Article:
From the Stars and Stripes archives
'I breathed a big sigh of relief ...'
By BRAD DURFEE | STARS AND STRIPES Published: January 22, 1981
Reaction was strong and emotional as service members and their families stationed in Europe responded to the news of the hostages' release and arrival in Germany.
"I feel a great deal of relief. I hope we can forgive and forget this incident and, with the inauguration of a new president, I hope we can move ahead to a more peaceful world," Chaplain (Lt. Col.) James Valint of Yonkers, N.Y., said at Aviano, Italy.
Sgt. Tommy Bester of the 7206 Safety Office at Hellenikon, Greece, said he was "very happy." The airman from Bessemer, Ala., said: "It's something that has been bothering me a long time. I'm glad it's over."
A spokesman for the Canadian Forces, Europe, in Lahr, Germany, said that the reaction among the Canadian troops "was of joy and relief that the thing was over." Maj. Al Ritter, from Toronto, added, "Although we had no direct involvement, we don't like to see those things happen to our friends — and the Americans are our friends."
M.Sgt. George Tatum, assigned to the cost and management branch of the Consular Division at Soesterberg AB, Camp New Amsterdam, Holland, thought the release was "terrific." Tatum, from Jacksonville, Fla., said, "I breathed a big sigh of relief when they got to Wiesbaden — especially after all the letdowns they've had." He said his 6-year-old daughter, Teri, had something to say during Tuesday's confusion as to when the hostages would be released: "Daddy, if everyone had tied a yellow ribbon around a tree, the hostages would now be free."
Sgt. Steven Hoyt, 110th MP Co in Stuttgart-Moehringen, Germany, said he thinks it's good that the captives were free now, but thinks the United States should have gone in when they were taken. Hoyt, from Red Bluff, Calif., said of policy toward Iran, "I think we should continue economic sanctions and forget about friendship with them."
Canadian Capt. Dave Eagles said at Lahr: "Fantastic. I think I'm as happy as any American. Pity you had to give so much to get them out, though." Eagles, of Kingston, Ontario, said, "Your government showed great restraint, after having your face slapped, in not taking offensive action against the Iranians — which I'm sure the Russians would have done, in a similar case."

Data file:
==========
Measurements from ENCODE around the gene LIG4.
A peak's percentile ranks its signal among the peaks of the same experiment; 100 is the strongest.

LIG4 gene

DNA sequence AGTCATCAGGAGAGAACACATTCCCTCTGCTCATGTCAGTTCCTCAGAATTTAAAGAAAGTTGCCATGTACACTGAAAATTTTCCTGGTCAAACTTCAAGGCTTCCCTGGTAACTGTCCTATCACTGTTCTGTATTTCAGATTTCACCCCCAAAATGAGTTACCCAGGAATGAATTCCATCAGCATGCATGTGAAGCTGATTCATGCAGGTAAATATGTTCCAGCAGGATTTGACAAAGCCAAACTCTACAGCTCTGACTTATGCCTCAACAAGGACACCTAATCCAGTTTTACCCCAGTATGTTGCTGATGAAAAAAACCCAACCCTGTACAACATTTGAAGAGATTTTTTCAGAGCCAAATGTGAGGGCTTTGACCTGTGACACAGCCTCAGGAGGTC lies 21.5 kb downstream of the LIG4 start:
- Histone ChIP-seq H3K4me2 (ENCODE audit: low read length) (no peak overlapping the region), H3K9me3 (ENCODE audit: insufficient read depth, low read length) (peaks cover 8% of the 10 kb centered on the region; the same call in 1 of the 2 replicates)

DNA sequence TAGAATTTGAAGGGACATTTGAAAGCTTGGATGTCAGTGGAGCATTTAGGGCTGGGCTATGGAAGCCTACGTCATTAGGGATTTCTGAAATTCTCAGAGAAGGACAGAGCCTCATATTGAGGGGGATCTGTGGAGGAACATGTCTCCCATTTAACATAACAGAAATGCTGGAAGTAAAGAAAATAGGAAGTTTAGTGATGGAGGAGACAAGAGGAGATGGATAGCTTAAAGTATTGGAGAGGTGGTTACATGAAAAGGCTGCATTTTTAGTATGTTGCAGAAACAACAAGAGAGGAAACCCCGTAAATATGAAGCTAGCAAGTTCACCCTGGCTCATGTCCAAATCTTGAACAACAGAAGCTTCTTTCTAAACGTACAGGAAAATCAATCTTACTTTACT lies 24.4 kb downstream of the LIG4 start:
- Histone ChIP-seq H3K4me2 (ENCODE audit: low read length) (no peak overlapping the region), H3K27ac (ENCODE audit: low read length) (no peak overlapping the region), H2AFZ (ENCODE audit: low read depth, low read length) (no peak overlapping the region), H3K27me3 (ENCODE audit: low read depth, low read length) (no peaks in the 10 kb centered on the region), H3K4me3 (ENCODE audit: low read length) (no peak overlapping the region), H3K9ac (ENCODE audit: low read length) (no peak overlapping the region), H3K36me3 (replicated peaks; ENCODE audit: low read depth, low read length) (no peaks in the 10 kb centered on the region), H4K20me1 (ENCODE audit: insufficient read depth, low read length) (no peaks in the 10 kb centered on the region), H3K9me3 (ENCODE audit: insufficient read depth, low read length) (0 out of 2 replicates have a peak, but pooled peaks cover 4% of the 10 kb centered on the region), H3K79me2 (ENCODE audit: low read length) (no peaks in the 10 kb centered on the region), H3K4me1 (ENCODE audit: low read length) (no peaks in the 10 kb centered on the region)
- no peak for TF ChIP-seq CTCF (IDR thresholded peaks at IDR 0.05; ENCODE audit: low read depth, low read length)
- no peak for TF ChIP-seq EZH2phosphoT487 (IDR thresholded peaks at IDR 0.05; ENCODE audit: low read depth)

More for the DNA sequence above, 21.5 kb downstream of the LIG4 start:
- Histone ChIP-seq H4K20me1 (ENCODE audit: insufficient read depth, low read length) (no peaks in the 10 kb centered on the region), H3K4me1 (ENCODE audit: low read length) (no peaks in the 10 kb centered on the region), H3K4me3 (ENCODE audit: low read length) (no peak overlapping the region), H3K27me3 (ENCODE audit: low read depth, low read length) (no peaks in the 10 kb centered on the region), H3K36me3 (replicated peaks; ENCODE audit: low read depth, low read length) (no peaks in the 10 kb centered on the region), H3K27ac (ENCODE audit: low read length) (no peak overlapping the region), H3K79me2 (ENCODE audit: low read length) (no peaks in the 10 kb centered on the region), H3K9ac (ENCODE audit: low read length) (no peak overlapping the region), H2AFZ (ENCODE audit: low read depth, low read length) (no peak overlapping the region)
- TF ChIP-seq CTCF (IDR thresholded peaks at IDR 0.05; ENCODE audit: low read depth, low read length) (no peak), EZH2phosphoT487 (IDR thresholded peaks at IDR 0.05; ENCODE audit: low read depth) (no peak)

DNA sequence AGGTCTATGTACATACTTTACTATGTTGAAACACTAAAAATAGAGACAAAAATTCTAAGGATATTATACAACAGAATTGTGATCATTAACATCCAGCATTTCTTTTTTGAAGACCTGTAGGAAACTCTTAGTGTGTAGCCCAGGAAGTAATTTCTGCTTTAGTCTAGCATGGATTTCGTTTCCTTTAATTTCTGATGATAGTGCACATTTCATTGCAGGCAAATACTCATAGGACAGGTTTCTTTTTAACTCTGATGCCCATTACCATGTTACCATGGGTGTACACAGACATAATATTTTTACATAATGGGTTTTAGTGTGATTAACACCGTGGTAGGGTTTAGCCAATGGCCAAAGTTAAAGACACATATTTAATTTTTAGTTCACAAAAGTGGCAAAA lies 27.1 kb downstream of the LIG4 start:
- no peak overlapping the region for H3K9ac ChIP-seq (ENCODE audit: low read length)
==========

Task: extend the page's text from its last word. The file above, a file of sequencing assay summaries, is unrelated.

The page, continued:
Sgt. Maj. William J. Daniels, of the V Corps chaplain's office in Frankfurt, said: "We all feel great. If I was in charge, I'd give everybody the day off so they could go out and celebrate," The native of Shamokin, Pa., added: "My family and I stayed up all night watching the events. When the first plane touched down, at about 10 minutes to 7, we popped the cork on a bottle of champagne to celebrate."
Daniels said many of his co-workers were sleepy-eyed, but smiling, when he got to work Wednesday morning. He said there's a general feeling of excitement and relief that the 14-month ordeal is finally over.
Airman Karen Cronister, assigned to the 32nd Tac Fighter Sq, Soesterberg AB, said: "It's about time. We've been waiting for over a year." Cronister of Plymouth. Ind., said she was disappointed that the hostages were only getting pizza when they came back. (An earlier news release said a Chicago radio station was sending pizzas to the hostages in Germany.) "I just wish them the best of luck in adjusting to the situation." Cronister said.
Yeoman 2.C. Russell Skinner, from Clearwater. Fla., said, from his office at Navy headquarters in London, "I listened to the radio all day Monday and when I went home Tuesday night. The hostage release is one of the best things that has happened in a long time. I don't know how to say how I feel about it, except it's fantastic."
When asked who should meet the released hostages. Skinner said: "I feel Carter should be the one to be there. Even though Reagan is now president, Carter did the legwork."
S.Sgt. Richard Fahey, assigned to the European Defense Analysis Center in Stuttgart-Vaihingcn, Germany, said: "I think it's wonderful. I'm a night worker, and I listened to the radio all night." Fahey of College Park, Md., said: "I think we waited too long to get them back and didn't do enough to gain their release. It made me mad how Iran made a political show out of the whole affair, at the end."
In Goeppingen, Germany, Spec. 4 Diane Bishop, from Bremerton, Wash., said, "It's a good thing they're finally released but it took too long." Bishop, assigned to the 1st Inf Div (Forward), added: "Iran should never have been allowed to get into a bargaining position. I think Carter was a bit too docile. I believe Reagan's rhetoric might have scared them."